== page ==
Happy 4th of July, everybody!
JULY 4 "ALL AMERICAN FOURTH OF JULY" FIREWORKS SPECTACULAR, put on by the City of Palm Springs and POWER Baseball; 9:15pm (entry at 8pm). Fireworks will follow the Palm Springs POWER vs. the Novato Knicks at 6:05pm; Palm Springs Stadium, 1901 E. Baristo Rd. Palm Springs; Free Admission to fireworks; game tickets $7 Adults, $6 kids and seniors; (760)323-8272 palmspringspowerbaseball.com
JULY 4 FOURTH OF JULY CELEBRATION 7:15, live concert 9-9:30pm, fireworks; Palm Desert Civic Center, 73-510 Fred Waring Dr., Palm Desert; (760)346-0611; cityofpalmdesert.org
JULY 4 ROTARY CLUB FIREWORKS SHOW & CELEBRATION 6pm concert & Color Guard, 9pm fireworks; Yucca Valley High School football field, Yucca Valley; (760)365-0444.
Oh, and here's a simple table we found on Wikipedia, explaining the chemistry of fireworks:
|Aluminum||Aluminum is used to produce silver and white flames and sparks. It is a common component of sparklers.||silver, white|
|Barium||Barium is used to create green colors in fireworks, and it can also help stabilize other volatile elements.||green|
|Carbon||Carbon is one of the main components of black powder, which is used as a propellant in fireworks. Carbon provides the fuel for a firework. Common forms include carbon black, sugar, or starch.|
|Calcium||Calcium is used to deepen firework colors. Calcium salts produce orange fireworks.||orange|
|Chlorine||Chlorine is an important component of many oxidizers in fireworks. Several of the metal salts that produce colors contain chlorine.|
|Cesium||Cesium compounds help to oxidize firework mixtures. Cesium compounds produce an indigo color in fireworks.||indigo|
|Copper||Copper produces blue-green colors in fireworks and halides of copper are used to make shades of blue.||blue-green, blue|
|Iron||Iron is used to produce sparks. The heat of the metal determines the color of the sparks.||yellow|
|Potassium||Potassium compounds help to oxidize firework mixtures. Potassium nitrate, potassium chlorate, and potassium perchlorate are all important oxidizers. The potassium content can impart a violet-pink color to the sparks.||violet-pink|
|Lithium||Lithium is a metal that is used to impart a red color to fireworks. Lithium carbonate, in particular, is a common colorant.||red|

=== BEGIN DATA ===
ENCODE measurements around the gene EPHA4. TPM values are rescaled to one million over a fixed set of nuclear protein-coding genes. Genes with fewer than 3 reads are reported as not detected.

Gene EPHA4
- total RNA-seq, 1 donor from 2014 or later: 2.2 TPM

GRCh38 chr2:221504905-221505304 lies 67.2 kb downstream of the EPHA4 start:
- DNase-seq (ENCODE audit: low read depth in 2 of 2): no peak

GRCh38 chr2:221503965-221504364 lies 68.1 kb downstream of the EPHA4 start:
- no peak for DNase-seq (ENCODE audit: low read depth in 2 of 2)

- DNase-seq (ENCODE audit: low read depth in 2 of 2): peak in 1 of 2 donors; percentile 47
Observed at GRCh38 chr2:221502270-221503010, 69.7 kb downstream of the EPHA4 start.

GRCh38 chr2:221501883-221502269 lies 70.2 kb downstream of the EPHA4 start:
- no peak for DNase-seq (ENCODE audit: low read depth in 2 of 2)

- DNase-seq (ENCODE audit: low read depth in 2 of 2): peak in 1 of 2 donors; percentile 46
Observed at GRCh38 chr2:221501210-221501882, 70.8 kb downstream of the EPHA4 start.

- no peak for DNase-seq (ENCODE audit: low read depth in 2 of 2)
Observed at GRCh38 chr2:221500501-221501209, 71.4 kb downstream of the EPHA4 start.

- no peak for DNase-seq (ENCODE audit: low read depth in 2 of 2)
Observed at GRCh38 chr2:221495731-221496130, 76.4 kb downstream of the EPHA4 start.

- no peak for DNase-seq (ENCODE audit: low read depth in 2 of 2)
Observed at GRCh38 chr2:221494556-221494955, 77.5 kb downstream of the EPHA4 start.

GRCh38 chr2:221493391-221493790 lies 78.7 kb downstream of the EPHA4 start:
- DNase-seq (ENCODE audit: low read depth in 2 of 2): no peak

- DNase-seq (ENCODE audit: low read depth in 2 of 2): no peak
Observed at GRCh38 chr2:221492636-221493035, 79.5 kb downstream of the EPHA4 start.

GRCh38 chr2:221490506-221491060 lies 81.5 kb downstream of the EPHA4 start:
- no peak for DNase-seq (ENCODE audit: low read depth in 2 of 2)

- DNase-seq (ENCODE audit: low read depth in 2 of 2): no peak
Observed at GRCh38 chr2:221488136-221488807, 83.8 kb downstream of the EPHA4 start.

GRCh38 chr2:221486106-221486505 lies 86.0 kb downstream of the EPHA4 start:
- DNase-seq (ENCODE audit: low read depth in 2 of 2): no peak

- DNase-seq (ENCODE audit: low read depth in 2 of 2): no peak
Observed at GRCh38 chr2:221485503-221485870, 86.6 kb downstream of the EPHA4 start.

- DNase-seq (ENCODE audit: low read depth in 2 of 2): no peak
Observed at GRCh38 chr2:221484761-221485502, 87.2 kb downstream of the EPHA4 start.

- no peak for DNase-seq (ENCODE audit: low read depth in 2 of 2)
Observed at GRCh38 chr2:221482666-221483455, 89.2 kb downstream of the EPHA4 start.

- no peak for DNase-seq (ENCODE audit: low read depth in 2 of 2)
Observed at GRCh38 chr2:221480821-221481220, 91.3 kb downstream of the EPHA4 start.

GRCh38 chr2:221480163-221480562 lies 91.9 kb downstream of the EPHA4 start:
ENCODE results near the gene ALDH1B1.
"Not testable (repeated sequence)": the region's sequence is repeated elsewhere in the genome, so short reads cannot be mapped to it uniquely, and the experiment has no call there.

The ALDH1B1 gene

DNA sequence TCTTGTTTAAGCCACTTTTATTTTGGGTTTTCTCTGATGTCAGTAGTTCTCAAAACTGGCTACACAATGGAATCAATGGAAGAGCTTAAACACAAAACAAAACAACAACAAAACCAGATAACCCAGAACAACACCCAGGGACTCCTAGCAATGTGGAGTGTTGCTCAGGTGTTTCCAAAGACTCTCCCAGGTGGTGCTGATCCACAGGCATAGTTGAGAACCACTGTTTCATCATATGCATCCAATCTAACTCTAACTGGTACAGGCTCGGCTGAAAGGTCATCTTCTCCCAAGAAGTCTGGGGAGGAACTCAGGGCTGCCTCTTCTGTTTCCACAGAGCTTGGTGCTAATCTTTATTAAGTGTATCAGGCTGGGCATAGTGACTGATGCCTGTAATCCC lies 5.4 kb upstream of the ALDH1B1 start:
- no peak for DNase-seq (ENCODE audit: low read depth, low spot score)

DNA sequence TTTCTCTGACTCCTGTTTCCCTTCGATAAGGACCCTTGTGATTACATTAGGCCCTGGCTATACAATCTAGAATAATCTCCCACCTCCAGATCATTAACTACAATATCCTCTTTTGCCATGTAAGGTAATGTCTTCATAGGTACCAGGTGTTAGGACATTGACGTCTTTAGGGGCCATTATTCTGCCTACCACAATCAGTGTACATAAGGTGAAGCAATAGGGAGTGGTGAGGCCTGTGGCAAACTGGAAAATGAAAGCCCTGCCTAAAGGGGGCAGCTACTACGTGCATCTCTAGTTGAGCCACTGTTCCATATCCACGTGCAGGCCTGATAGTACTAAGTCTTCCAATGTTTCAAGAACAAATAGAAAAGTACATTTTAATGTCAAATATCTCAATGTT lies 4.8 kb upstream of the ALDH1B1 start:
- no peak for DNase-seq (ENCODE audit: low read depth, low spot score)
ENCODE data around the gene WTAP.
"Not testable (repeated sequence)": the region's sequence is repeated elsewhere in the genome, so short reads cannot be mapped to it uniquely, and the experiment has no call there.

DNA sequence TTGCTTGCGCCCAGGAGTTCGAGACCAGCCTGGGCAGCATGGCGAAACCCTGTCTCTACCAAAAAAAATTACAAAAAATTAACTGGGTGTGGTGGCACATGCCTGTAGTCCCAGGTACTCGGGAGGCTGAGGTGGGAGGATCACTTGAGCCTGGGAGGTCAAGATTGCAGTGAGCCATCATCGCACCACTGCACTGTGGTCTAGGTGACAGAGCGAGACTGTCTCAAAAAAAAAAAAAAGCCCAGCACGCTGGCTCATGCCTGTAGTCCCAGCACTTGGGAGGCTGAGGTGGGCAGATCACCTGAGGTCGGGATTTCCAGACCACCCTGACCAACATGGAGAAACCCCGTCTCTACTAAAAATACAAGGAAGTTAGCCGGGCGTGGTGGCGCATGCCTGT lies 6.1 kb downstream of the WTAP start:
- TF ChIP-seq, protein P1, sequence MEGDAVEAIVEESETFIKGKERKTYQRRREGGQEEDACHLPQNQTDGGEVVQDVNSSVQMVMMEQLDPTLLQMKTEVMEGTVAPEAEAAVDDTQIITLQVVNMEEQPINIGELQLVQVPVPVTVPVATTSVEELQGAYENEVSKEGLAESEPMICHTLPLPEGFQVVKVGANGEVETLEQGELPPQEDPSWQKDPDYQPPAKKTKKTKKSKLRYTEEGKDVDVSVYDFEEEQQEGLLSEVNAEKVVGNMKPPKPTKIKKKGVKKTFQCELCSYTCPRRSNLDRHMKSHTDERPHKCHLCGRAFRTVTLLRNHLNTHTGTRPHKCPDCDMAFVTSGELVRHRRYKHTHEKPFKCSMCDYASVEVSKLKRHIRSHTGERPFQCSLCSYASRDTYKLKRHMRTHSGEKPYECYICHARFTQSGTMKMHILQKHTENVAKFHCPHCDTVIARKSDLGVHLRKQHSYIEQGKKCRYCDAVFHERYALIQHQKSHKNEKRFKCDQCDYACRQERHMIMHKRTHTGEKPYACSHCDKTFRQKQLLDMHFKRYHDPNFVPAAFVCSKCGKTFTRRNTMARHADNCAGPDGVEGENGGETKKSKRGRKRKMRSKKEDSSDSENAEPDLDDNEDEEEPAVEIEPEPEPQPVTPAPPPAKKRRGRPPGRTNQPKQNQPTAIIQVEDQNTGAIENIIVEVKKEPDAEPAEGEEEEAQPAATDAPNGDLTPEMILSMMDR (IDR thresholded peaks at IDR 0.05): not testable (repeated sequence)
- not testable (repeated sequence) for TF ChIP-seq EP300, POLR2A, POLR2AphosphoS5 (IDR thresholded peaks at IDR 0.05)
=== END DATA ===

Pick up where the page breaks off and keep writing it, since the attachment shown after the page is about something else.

|Magnesium||Magnesium burns a very bright white, so it is used to add white sparks or improve the overall brilliance of a firework.||white|
|Sodium||Sodium imparts a yellow color to fireworks, however, the color is often so bright that it frequently masks less intense colors.||yellow|
|Oxygen||Fireworks include oxidizers, which are substances that produce oxygen in order for burning to occur. The oxidizers are usually nitrates, chlorates, or perchlorates. Sometimes the same substance is used to provide oxygen and color.|
|Phosphorus||Phosphorus burns spontaneously in air and is also responsible for some glow in the dark effects. It may be a component of a firework's fuel.|
|Rubidium||Rubidium compounds help to oxidize firework mixtures. Rubidium compounds produce a violet-red color in fireworks.||violet-red|
|Sulfur||Sulfur is a component of black powder, and as such, it is found in a firework's propellant/fuel.|
|Antimony||Antimony is used to create firework glitter effects.||white|
|Strontium||Strontium salts impart a red color to fireworks. Strontium compounds are also important for stabilizing fireworks mixtures.||red|
|Titanium||Titanium metal can be burned as powder or flakes to produce silver sparks.||silver|
|Zinc||Zinc is a bluish white metal that is used to create smoke effects for fireworks and other pyrotechnic devices.|
Be safe out there, folks.
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